- Provide specialized core services and consultation to CHSCC investigators. EMR Core personnel will perform all irradiations, obtain and analyze peripheral blood for analysis of donor cell chimerism over time, perform dosing of compounds, as well as harvest and provide tissues from transplanted mice to CHSCC investigators for detailed analysis. The EMR Core leader will coordinate with Core personnel all aspects of these procedures and provide assistance with experimental design, methodology, and data interpretation.
- Serve as an educational resource for CHSCC laboratories. As outlined in our proposal, exceptional connectivity between the EMR Core and other CHSCC Cores will augment the research and training activities of the CHSCC membership. Training in the execution of high quality in vivo studies will be a critical and essential component in training our next generation of scientists to be successful in research careers dedicated to the study of hematopoietic stem cell biology and regulation.
Optical Microscopy Core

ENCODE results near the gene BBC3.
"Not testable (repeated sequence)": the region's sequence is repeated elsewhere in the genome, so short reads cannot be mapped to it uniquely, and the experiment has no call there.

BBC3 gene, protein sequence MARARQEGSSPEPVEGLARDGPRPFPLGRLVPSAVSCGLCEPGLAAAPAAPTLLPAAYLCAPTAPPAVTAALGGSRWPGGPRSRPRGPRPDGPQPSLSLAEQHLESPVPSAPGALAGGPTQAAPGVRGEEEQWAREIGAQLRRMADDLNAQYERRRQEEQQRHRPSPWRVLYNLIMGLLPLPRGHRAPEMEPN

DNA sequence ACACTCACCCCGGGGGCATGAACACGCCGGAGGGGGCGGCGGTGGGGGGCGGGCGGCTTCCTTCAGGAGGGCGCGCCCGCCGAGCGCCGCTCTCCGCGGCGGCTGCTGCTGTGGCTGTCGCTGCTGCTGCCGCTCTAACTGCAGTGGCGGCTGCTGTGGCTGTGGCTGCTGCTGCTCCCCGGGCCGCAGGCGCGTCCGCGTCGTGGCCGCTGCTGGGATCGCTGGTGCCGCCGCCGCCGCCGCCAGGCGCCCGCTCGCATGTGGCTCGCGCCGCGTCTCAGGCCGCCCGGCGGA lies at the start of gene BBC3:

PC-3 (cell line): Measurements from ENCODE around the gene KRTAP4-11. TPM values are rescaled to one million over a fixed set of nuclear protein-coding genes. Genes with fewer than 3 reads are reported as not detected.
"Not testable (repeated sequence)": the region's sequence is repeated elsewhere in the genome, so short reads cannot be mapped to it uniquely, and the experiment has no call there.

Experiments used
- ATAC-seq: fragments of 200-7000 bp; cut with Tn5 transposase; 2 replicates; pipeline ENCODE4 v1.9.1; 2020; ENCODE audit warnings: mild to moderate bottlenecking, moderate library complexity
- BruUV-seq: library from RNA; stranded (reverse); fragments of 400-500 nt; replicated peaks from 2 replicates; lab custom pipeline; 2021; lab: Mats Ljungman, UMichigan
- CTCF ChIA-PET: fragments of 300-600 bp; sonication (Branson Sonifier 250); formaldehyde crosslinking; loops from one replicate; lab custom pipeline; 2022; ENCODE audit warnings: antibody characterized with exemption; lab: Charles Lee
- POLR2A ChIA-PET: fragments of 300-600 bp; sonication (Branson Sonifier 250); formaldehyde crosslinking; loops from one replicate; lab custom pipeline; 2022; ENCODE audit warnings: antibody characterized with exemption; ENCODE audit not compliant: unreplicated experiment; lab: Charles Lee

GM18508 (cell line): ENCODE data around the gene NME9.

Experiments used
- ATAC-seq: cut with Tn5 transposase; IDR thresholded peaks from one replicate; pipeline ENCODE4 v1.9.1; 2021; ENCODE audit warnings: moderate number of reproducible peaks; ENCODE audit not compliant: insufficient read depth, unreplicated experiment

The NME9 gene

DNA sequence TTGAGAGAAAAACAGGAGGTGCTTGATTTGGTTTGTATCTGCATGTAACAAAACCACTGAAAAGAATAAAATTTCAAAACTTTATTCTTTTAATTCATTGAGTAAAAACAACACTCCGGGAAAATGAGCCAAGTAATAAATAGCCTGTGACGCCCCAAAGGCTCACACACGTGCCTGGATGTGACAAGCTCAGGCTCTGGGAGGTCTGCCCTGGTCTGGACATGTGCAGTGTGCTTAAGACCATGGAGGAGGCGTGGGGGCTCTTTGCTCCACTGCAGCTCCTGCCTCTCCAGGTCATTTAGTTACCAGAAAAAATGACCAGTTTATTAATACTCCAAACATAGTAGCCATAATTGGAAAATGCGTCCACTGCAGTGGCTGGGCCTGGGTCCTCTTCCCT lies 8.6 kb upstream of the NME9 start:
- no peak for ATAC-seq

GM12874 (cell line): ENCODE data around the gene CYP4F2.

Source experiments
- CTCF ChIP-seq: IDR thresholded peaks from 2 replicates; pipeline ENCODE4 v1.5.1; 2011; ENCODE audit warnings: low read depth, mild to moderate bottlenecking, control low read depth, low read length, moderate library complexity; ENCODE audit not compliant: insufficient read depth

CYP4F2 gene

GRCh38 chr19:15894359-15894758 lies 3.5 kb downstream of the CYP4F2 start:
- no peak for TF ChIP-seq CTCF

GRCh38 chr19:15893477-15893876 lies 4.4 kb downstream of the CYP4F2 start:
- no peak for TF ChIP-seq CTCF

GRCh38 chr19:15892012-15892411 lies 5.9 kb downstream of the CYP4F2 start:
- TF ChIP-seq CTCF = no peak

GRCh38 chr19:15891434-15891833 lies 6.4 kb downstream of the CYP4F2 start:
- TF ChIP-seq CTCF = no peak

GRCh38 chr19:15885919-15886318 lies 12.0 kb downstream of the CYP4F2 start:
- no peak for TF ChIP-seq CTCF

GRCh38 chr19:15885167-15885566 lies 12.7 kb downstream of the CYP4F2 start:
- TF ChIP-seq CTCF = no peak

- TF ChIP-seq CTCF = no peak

Optical microscopy (OM) has played a fundamental role in biological research for more than 300 years, but has been transformed into a truly quantitative tool in the past twenty years with the development of digital imaging systems, sensitive microscope systems, and fluorescent biosensors. Capable of dissecting physiological and biochemical processes within living cells and even within living animals, OM has become a critical tool in modern biomedical research. The equipment of the Indiana Center for Biological Microscopy (ICBM) provides CHSCC investigators with the potential to capitalize on many of these exciting developments – realizing this potential is the goal of the OM Core. To accomplish this, the Core will provide technical support services to ensure productive exploitation of the resources of the ICBM by CHSCC researchers, including one of the most exciting techniques in biomedical microscopy – intravital microscopy.